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Features

  • Akepa rotator item

    ‘Ākepa

    Their "kee-wit" calls are quiet and their songs are a short, warbling trill.

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  • Akiapolaau rotator item

    ‘Akiapōlā‘au

    When searching for food, it makes a tapping noise that can be mistaken for a woodpecker.

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  • Amakihi rotator item

    ‘Amakihi

    The Hawaiian name 'amakihi is derived from the word kihi or kihikihi, meaning curved.

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  • Apapane rotator item

    ‘Apapane

    They feed heavily upon nectar from the ‘ōhi‘a tree and is one of its most important pollinators.

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Koa loopers

Koa looper moth

Koa looper moth defoliation is now clearly visible from the saddle road, apparently moving further south, although there is no indication that the effects are moving upslope to higher elevation koa stands at present. Thus far only the very lowest elevations at HFNWR’s Maulua Unit have been impacted by the defoliation event.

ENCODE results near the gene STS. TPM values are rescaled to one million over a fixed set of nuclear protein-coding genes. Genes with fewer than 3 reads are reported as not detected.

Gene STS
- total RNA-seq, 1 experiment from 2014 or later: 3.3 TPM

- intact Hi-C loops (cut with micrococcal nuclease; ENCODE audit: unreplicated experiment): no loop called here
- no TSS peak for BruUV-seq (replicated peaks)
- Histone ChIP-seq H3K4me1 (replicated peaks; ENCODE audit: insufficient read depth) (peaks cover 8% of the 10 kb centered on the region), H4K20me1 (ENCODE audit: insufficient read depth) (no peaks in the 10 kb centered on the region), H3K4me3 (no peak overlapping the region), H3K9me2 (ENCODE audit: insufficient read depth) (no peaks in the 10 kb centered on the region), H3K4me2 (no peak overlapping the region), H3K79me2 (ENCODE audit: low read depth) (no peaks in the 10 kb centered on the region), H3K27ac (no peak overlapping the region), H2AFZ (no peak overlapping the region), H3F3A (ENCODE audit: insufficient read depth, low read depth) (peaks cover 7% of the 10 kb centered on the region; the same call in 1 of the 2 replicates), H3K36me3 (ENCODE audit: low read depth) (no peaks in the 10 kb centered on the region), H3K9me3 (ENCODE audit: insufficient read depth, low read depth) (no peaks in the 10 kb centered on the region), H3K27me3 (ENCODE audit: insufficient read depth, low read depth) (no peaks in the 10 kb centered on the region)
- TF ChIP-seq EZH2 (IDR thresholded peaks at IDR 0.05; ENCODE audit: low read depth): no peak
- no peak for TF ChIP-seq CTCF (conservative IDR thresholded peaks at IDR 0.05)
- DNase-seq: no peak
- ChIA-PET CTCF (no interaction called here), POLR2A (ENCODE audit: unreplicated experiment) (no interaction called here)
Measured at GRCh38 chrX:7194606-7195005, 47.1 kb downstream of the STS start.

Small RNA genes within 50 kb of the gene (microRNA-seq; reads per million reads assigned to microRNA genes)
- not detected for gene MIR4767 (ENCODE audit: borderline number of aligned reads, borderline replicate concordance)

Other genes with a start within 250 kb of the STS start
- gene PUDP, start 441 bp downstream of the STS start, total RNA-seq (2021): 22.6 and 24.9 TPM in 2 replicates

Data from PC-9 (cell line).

About the Complex

Big Island Complex

Hakalau Forest Unit and Kona Forest Unit make up the Big Island NWRC.

Hakalau Forest is managed as part of the Big Island Complex.

Learn more about the complex 

About the NWRS

National Wildlife Refuge System

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The National Wildlife Refuge System, within the U.S. Fish and Wildlife Service, manages a national network of lands and waters set aside to conserve America’s fish, wildlife, and plants.

Learn more about the NWRS  

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Volunteer at the Refuge

  • Lending a Helping Hand at the Refuge

    On separate occasions, the Boy Scouts of America and Native American students from the University of Idaho transplanted koa seedlings from seed germination benches into dibble tubes and out-planted personal trees.

  • Open House

    April 19, 2014

    Mark Your Calendars! Our first spring public open house celebrating Earth Day and National Wildlife Refuges will be held on Saturday, April 19, 2014.

    Earth Day Open House
Page Photo Credits — © Dan Clark, © Jack Jeffrey Photography
Last Updated: Apr 10, 2014
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